Glastonbury Review: Young Fathers

June 23, 2023

We pity the person who has to decide where to put the Young Father’s albums in the record shop, because in their first song alone they crash through about six genres. We know they won the Mercury Prize, but there isn’t normally a section for that for 51 weeks of the year.

It’s been a sunny day, we’ve all got hot and danced, and we’re tiring. It’s 8.30, hearts are slowing, and Edinburgh’s Young Father’s take the stage to give us all a colossal kick up the arse. They are energetic, they are insistent, they are strident and heavy yet still feature a glockenspiel.

Yep, a glockenspiel, because this is the ultimate fusion of sounds, music that defies categorisation because when you pick one the music changes. Heavy rhythms, emotive vocals, a sense that anything and everything could happen.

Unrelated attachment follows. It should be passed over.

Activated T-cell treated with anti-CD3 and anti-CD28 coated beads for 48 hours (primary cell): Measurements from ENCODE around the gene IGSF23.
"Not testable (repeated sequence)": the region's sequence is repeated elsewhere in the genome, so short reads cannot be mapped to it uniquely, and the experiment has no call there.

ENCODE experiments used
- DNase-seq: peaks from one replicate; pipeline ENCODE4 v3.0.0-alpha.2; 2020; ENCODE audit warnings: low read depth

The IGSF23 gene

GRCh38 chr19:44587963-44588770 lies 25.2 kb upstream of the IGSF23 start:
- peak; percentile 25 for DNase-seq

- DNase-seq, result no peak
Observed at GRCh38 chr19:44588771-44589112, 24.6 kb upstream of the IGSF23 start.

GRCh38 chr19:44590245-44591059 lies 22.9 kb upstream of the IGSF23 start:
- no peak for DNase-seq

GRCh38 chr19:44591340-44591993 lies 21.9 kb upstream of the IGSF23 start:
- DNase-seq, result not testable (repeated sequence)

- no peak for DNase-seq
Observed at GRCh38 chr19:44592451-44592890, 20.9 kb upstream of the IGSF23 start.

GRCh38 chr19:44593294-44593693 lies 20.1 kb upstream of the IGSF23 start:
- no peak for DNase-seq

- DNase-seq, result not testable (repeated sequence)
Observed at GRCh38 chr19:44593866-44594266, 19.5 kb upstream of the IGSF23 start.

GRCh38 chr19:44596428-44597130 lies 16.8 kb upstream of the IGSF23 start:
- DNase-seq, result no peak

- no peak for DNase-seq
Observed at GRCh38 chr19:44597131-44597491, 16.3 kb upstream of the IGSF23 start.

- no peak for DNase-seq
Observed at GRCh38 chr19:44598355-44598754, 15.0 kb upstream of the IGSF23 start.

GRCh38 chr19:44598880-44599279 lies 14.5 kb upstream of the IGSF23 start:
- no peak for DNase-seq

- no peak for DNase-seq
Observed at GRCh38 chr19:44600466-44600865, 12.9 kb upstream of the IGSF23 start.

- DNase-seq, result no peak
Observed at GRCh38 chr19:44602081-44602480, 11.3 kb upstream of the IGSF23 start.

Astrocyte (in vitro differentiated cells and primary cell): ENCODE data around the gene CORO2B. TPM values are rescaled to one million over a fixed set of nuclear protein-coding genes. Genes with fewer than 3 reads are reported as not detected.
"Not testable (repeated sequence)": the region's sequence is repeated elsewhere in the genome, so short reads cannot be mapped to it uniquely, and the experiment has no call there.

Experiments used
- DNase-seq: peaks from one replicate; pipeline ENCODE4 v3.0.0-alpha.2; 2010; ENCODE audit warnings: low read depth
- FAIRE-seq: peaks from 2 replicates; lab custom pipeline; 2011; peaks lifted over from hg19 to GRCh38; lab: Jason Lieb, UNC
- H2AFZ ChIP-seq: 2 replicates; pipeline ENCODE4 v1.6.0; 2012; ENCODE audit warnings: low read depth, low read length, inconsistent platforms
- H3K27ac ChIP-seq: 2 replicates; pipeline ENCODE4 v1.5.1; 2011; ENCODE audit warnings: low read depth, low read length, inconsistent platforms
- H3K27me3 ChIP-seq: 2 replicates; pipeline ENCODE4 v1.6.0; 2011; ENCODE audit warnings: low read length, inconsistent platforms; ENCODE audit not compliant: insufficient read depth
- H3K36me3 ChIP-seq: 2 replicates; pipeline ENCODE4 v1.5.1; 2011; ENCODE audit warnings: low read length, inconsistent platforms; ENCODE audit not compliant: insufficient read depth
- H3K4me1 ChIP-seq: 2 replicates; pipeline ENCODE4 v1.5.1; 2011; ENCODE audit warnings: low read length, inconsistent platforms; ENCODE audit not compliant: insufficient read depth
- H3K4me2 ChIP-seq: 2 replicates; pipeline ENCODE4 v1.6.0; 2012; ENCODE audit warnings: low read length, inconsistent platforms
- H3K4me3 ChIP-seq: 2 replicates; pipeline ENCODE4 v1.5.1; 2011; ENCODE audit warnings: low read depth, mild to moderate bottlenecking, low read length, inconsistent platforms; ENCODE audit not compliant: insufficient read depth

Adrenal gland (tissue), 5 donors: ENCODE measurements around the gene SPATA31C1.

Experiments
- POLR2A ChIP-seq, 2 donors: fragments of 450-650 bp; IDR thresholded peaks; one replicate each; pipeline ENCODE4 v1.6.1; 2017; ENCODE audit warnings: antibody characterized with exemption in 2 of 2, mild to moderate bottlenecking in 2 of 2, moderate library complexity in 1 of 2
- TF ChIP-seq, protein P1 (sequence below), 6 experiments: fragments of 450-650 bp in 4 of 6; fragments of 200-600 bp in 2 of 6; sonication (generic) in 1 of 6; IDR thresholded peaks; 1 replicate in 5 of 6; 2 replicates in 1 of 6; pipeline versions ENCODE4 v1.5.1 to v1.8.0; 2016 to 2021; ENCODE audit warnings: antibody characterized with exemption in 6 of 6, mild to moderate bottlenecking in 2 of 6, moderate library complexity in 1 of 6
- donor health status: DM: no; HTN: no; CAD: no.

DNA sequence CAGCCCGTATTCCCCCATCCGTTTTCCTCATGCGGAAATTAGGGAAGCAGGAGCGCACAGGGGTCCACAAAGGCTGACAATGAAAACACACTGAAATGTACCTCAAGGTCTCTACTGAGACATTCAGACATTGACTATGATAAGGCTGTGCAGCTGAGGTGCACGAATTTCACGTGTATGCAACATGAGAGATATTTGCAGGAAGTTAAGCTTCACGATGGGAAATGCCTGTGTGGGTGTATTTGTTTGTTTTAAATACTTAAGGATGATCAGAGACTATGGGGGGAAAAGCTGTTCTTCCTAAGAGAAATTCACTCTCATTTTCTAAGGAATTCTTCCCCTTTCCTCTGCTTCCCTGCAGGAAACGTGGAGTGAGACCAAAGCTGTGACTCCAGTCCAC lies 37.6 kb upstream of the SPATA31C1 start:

The sheer power. It’s breathtaking.

You spend the set on the edge of your seat, in a good way. You live a hundred lives at the same miles an hour. You find an energy you thought fading, and are ready to go long into the night. You also want to buy percussion and become part of the team. Their interactions, their endless twisting about, this feels like a collective in the purest way, free of years of snobbery of that word.

Speaking of snobbery, they fire at them too, launching into a powerful chant of refugees are welcome here near the end, adding a fuck the Tories for good measure.

Pictures by David Court

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